“What a fantastic morning at Crown Pointe Senior Living in Spring Hill,” read an auxiliary Facebook post. “We were called on to assist with a Memorial Day Parade for their residents, who have been, and continue to be, in lockdown, although they were brought out to the front of the residence, socially distanced, masked and fully protected, and none of the parade participants were allowed to get close. Unit 186 members and their spouses/partners/families, as well as friends and families of residents, met at Crown Pointe for the 10:00 am drive-by parade. We expected about 25 vehicles, but easily had at least 45, plus 2 Hernando County Sheriff’s Deputies, one who led the parade and one who stopped traffic on County Line Road, as well as representation by Hernando County Fire & Rescue and Hernando County Ambulance. We made a double pass in front of Crown Pointe. Thanks to Raquel Russo, Crown Pointe Activities Director for starting this ball rolling, and all the staff at Crown Pointe for their support and all they do. I spoke with Raquel this afternoon and she said all the residents loved the parade and had a great time. Thanks also to Auxiliary members Patti Motzer, Joanne Holobinka, Chris Howard, Carole Henkel, Gaye Hieb, Lucretia Sarge, Gladys Stover and to my daughter, veteran Jean Ware, for their participation in this wonderful event. Unit 186 rocks!!!”
Yet the auxiliary’s services are not limited to veterans. When a Hernando senior was placed in a nursing home with no clothing or resources, members poured forth with donations of clothes, nightgowns and underwear. Auxiliary members united to fund the purchase of a water heater for a member who needed one. And this graduation season, a member of Unit 186 summoned the group to assemble gift packages for 20 homeless high school students who overcame their obstacles to graduate this year.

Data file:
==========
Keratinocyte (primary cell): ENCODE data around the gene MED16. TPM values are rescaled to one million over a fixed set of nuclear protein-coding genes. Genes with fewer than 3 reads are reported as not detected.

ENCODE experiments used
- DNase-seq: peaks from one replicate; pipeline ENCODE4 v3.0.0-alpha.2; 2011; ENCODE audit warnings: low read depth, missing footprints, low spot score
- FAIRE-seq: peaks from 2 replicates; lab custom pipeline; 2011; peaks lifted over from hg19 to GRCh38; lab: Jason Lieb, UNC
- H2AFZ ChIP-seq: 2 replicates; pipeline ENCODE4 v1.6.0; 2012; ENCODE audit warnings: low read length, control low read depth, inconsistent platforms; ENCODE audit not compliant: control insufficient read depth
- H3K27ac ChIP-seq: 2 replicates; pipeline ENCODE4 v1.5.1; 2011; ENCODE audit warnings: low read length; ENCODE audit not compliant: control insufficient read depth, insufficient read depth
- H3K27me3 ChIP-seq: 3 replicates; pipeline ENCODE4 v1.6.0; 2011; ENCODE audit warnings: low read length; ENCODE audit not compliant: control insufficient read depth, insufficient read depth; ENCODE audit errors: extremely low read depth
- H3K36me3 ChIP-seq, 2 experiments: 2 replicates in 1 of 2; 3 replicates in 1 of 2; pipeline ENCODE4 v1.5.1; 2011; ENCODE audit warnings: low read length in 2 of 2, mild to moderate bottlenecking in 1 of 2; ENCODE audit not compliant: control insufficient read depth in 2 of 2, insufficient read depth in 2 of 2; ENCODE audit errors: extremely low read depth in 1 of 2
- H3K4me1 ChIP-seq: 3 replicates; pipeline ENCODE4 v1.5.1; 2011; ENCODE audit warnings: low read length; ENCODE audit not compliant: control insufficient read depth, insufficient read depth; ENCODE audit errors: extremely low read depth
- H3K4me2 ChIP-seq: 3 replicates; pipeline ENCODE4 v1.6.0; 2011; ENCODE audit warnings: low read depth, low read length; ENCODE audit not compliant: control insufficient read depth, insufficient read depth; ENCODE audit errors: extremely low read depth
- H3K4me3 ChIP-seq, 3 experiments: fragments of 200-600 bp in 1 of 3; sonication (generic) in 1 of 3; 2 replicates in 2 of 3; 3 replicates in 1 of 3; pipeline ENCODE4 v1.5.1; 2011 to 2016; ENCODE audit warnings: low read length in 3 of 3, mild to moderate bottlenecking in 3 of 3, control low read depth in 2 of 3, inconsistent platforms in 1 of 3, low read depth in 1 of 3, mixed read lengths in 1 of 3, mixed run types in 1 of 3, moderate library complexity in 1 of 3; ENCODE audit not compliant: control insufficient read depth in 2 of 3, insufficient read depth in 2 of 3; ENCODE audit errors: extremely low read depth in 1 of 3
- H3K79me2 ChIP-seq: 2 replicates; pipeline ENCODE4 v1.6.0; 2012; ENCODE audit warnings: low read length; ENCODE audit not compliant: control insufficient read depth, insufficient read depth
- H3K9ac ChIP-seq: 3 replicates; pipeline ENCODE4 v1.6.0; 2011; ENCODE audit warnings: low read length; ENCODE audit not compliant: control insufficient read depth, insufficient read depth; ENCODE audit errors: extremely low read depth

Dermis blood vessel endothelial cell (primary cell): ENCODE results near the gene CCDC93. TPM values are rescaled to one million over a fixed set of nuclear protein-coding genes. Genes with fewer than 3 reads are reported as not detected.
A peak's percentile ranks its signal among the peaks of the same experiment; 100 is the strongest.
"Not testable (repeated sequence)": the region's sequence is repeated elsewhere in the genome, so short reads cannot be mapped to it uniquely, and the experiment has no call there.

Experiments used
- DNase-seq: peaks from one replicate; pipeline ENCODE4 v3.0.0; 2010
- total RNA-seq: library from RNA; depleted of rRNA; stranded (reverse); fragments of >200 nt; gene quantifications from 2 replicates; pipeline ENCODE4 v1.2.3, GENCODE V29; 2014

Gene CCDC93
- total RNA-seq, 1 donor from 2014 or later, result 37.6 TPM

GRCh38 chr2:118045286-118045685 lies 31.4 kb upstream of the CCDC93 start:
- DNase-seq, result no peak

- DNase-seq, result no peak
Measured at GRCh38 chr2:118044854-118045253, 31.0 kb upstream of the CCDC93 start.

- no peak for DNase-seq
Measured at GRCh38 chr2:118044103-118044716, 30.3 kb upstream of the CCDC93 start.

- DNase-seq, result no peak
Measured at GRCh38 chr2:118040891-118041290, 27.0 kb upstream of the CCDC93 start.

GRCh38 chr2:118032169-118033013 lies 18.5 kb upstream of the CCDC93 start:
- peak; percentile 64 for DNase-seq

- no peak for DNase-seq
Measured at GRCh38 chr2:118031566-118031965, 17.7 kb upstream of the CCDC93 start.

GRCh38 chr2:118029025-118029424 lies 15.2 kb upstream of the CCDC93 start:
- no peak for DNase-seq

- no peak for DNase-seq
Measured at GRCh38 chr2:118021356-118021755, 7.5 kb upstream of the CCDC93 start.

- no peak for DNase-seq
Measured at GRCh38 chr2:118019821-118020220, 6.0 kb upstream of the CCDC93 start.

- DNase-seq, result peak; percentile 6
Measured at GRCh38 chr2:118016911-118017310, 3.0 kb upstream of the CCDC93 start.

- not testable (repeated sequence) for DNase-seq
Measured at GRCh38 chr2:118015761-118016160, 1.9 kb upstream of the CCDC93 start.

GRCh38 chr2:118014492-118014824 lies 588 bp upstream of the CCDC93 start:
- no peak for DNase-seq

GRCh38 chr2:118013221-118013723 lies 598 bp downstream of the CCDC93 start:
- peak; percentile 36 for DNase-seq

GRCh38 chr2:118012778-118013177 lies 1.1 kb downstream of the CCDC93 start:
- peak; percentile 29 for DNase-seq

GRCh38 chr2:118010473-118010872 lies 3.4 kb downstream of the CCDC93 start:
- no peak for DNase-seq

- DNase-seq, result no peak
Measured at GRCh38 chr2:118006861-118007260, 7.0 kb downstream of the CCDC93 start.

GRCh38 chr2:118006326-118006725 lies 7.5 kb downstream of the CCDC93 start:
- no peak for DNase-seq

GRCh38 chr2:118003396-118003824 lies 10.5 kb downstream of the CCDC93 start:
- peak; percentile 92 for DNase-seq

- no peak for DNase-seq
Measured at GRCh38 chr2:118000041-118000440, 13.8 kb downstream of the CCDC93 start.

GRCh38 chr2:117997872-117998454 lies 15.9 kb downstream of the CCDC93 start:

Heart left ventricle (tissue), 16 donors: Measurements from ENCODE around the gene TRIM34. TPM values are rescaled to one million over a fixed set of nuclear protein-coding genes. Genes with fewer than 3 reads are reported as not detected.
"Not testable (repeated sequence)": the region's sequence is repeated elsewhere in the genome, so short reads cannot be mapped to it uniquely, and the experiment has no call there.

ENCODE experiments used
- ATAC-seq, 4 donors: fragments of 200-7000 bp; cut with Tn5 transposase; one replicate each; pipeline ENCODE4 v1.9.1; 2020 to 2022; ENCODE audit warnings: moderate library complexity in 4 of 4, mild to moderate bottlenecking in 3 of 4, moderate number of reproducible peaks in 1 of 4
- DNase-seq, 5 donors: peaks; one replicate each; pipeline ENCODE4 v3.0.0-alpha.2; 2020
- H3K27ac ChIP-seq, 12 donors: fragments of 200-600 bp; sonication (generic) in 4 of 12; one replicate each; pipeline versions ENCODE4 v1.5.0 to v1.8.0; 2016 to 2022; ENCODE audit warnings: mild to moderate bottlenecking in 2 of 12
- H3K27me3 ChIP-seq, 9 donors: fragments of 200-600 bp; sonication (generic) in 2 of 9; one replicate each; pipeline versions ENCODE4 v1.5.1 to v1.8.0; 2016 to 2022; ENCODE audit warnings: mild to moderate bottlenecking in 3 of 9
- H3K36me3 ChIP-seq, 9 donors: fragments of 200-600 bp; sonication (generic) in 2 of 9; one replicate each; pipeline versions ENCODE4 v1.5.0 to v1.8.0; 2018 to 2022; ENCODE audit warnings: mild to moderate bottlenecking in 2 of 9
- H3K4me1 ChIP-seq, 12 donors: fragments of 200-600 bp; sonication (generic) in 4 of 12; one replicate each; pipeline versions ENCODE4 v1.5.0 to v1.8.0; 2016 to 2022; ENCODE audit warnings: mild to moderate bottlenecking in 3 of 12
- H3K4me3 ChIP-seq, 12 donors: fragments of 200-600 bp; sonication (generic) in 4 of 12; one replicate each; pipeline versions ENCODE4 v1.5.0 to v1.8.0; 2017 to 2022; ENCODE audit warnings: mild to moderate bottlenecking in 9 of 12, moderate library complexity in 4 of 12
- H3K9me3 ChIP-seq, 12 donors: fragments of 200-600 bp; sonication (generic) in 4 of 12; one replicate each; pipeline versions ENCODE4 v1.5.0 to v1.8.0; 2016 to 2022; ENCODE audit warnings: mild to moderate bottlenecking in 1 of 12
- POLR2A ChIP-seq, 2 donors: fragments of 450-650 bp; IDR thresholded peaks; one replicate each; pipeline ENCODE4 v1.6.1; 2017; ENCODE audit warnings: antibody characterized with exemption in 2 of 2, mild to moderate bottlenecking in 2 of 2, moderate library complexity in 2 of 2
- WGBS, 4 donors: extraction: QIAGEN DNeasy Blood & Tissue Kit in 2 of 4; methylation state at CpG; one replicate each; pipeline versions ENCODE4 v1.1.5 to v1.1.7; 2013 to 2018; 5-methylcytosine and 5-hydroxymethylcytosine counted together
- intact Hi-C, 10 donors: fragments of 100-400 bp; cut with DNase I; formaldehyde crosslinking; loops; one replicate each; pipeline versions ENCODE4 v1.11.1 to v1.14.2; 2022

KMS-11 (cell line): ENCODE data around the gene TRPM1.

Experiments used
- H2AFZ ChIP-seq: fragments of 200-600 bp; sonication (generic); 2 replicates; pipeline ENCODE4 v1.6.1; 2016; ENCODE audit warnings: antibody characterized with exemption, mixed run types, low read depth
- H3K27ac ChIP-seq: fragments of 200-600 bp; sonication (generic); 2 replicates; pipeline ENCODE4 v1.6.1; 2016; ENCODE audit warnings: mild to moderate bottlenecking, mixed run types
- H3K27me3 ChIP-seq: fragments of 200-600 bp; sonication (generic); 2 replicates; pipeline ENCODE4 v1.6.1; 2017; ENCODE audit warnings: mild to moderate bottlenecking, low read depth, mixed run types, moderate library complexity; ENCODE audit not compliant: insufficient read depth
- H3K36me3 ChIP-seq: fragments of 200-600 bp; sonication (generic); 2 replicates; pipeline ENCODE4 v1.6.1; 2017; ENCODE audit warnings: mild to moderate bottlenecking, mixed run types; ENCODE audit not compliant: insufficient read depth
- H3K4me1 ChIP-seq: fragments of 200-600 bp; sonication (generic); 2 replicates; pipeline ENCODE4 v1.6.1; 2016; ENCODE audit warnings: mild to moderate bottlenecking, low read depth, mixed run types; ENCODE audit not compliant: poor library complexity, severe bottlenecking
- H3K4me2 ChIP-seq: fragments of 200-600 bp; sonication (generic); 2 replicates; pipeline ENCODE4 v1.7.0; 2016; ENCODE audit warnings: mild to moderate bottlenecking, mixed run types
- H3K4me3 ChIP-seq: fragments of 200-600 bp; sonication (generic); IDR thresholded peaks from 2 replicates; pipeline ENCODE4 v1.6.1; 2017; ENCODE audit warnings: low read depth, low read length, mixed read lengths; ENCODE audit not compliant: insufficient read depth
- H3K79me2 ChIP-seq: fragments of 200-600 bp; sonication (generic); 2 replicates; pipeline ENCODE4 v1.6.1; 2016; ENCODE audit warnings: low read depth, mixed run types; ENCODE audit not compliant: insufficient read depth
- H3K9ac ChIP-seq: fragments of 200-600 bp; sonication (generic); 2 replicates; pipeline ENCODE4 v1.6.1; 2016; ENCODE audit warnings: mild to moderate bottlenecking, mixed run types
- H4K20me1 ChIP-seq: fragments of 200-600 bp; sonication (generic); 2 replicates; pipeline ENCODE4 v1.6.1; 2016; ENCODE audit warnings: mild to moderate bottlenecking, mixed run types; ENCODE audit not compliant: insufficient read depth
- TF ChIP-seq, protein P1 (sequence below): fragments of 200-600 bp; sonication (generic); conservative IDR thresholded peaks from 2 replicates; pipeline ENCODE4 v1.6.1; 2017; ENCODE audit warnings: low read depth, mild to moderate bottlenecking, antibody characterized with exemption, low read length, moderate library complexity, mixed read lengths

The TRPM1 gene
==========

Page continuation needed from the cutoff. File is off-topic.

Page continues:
“Unit 248 supplied backpacks and multiple gifts for them to put inside, Unit 186 and friends from the community also donated so much that the backpacks were packed tight!” read a related Facebook post.
And each year, the auxiliary partners with a Hernando school to provide school supplies for children in need.
“These children’s needs are not going away,” said Patti Motzer, auxiliary children, and youth chair. “The need is getting greater.”
Auxiliary members themselves donate school supplies to a different school each year, including backpacks, markers, scissors, glue, pencils, colored pencils, calculators, graph paper, notebooks, crayons, headphones, tissues, wipes, etc. For a complete list or to donate to this year’s effort, set to benefit Deltona Elementary School, contact Motzer.
“I think outside the box to get what we need for these kids,” said Motzer. “It’s important for us to help these children.”
Pat Howard, the auxiliary’s Unit Americanism Chair, and Motzer visited the West Hernando Library in Weeki Wachee Thursday, promoting patriotic spirit through the distribution of carefully packaged American flags and coloring books, handed out in accordance with social distancing measures. Because as is always the case with the American Legion Auxiliary Unit 186, spirit perseveres.
“When there’s a need, we get everybody involved,” said Motzer. “As a family.”